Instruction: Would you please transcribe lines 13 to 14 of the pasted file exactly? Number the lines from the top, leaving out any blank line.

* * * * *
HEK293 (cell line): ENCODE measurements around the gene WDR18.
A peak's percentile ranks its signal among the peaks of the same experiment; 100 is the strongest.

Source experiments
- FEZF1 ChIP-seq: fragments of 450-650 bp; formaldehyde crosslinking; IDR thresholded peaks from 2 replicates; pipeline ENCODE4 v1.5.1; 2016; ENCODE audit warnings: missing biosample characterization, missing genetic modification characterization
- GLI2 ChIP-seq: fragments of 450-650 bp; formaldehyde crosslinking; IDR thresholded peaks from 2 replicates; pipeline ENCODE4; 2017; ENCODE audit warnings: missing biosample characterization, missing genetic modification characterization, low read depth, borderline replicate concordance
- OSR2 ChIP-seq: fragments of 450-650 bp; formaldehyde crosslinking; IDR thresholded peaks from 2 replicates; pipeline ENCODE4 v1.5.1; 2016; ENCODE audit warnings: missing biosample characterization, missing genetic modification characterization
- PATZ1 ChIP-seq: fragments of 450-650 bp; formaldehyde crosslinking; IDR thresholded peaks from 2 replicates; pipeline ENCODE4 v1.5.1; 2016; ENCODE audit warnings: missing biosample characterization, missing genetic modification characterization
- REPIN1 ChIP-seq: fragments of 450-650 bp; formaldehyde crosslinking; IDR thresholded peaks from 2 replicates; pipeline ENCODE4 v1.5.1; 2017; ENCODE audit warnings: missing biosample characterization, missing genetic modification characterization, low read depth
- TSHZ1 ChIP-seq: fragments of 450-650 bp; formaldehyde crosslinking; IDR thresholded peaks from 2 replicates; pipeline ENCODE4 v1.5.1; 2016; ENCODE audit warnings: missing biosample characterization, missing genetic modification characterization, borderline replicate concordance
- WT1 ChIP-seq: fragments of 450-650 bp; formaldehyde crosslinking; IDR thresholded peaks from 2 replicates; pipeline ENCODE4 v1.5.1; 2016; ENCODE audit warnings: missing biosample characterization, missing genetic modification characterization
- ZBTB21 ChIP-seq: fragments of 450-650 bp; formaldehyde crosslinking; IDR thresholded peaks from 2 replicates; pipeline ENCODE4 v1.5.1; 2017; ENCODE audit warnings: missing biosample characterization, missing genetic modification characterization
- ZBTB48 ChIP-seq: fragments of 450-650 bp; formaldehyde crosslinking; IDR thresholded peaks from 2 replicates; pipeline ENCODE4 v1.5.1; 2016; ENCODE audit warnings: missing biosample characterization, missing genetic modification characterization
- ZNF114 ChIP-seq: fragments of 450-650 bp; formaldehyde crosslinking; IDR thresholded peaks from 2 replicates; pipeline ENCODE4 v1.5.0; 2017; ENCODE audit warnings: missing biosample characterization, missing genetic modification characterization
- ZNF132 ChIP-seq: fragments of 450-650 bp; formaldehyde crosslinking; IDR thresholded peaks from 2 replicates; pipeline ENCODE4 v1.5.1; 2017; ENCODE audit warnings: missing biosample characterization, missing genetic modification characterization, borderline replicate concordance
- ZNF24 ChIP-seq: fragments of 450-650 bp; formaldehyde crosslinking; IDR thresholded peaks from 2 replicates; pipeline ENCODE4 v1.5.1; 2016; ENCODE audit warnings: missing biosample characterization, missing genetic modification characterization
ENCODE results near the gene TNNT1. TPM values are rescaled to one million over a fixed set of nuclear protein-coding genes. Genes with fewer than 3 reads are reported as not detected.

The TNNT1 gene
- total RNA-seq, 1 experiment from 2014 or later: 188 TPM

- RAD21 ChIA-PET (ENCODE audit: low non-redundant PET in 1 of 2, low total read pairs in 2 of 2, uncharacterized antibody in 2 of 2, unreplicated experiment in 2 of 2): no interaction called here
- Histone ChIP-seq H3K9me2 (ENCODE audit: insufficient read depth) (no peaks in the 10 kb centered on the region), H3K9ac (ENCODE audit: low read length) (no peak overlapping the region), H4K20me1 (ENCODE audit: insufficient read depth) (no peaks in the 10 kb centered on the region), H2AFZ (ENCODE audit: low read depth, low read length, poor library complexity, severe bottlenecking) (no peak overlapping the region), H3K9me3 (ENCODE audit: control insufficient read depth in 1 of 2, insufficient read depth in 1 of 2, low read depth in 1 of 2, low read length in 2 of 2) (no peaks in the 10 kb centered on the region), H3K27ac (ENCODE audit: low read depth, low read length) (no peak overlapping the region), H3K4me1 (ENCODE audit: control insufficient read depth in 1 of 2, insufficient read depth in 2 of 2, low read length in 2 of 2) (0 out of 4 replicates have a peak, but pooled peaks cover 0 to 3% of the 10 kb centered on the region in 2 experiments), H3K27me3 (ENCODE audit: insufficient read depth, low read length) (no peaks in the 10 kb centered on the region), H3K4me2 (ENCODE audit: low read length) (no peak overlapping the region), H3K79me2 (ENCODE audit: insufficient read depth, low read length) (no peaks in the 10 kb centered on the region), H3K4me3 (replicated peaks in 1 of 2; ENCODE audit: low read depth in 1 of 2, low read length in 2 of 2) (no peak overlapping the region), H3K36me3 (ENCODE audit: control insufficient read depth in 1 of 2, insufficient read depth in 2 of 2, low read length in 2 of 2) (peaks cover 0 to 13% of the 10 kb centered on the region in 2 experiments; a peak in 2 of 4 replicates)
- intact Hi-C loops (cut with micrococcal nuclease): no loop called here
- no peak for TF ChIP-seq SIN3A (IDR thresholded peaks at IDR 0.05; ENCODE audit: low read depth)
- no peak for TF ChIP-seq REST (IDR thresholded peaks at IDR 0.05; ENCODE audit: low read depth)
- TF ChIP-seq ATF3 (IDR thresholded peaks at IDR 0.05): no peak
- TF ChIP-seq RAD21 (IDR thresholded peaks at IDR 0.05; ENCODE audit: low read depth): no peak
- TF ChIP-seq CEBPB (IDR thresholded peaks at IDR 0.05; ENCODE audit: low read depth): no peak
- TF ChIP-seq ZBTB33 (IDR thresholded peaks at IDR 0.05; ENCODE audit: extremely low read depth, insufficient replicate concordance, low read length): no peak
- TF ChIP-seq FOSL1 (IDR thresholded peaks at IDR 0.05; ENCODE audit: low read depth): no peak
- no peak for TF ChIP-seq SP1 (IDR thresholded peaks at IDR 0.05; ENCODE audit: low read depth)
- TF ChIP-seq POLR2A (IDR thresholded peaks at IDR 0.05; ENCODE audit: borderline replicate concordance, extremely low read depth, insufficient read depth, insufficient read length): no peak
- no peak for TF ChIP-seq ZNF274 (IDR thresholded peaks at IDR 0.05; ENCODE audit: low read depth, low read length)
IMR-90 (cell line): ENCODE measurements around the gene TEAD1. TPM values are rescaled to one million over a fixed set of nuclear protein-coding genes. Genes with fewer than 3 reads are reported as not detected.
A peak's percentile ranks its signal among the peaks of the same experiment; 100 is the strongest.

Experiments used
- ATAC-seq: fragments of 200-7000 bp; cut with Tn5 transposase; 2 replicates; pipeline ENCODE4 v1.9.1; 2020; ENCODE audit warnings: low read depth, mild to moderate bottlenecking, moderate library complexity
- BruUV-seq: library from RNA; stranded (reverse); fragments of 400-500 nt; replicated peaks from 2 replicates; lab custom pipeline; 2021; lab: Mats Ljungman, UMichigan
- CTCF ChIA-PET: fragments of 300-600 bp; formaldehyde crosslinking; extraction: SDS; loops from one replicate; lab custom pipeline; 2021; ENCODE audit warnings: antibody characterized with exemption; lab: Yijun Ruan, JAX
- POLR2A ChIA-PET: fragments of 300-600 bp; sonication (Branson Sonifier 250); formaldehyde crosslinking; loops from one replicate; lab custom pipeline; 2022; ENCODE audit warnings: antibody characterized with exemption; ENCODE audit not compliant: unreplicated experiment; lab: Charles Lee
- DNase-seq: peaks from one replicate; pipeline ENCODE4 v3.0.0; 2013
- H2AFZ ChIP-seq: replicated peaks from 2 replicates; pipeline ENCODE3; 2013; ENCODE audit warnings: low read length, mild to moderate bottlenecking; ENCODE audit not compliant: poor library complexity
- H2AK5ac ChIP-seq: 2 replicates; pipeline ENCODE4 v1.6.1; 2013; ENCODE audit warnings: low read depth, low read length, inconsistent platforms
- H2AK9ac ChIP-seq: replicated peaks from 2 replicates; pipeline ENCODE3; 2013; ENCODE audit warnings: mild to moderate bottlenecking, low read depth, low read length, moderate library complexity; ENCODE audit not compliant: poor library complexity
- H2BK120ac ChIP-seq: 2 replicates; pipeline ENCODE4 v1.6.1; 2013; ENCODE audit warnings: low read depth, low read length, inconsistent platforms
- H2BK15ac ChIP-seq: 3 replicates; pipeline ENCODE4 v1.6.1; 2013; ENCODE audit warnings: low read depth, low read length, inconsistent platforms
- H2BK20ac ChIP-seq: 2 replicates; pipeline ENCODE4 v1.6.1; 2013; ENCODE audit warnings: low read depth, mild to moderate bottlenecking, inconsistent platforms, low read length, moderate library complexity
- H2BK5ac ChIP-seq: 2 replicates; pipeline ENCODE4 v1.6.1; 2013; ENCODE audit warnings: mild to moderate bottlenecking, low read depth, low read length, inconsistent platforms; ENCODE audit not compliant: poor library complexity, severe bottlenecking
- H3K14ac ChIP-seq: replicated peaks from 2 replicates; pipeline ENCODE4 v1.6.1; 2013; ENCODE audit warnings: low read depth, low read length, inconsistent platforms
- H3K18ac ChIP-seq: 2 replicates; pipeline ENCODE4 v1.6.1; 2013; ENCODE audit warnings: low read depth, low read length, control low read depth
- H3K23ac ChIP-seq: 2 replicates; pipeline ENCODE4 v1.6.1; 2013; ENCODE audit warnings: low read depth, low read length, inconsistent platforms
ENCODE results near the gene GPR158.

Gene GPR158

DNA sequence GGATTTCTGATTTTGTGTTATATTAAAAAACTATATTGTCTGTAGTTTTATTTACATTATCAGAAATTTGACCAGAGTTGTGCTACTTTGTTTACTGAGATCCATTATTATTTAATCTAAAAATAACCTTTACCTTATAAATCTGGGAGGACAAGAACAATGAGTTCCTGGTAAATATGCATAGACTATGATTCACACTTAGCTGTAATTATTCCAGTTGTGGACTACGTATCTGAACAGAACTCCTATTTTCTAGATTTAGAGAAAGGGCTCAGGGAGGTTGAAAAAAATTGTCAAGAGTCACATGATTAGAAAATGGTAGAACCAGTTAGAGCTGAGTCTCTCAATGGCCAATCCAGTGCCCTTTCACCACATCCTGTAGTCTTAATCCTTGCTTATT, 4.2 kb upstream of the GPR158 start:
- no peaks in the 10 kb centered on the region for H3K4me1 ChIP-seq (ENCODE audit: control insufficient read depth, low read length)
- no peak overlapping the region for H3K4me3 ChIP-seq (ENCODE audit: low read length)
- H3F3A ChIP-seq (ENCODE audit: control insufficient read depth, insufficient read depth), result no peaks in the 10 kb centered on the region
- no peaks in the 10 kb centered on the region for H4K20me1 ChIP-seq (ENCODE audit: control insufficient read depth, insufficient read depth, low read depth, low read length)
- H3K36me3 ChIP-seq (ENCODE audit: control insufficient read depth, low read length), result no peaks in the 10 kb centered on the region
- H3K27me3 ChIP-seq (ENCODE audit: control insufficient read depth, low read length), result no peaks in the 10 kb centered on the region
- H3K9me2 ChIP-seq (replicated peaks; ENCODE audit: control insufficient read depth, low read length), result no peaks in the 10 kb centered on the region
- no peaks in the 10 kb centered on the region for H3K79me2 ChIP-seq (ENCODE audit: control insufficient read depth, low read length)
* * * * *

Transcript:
- ZNF114 ChIP-seq: fragments of 450-650 bp; formaldehyde crosslinking; IDR thresholded peaks from 2 replicates; pipeline ENCODE4 v1.5.0; 2017; ENCODE audit warnings: missing biosample characterization, missing genetic modification characterization
- ZNF132 ChIP-seq: fragments of 450-650 bp; formaldehyde crosslinking; IDR thresholded peaks from 2 replicates; pipeline ENCODE4 v1.5.1; 2017; ENCODE audit warnings: missing biosample characterization, missing genetic modification characterization, borderline replicate concordance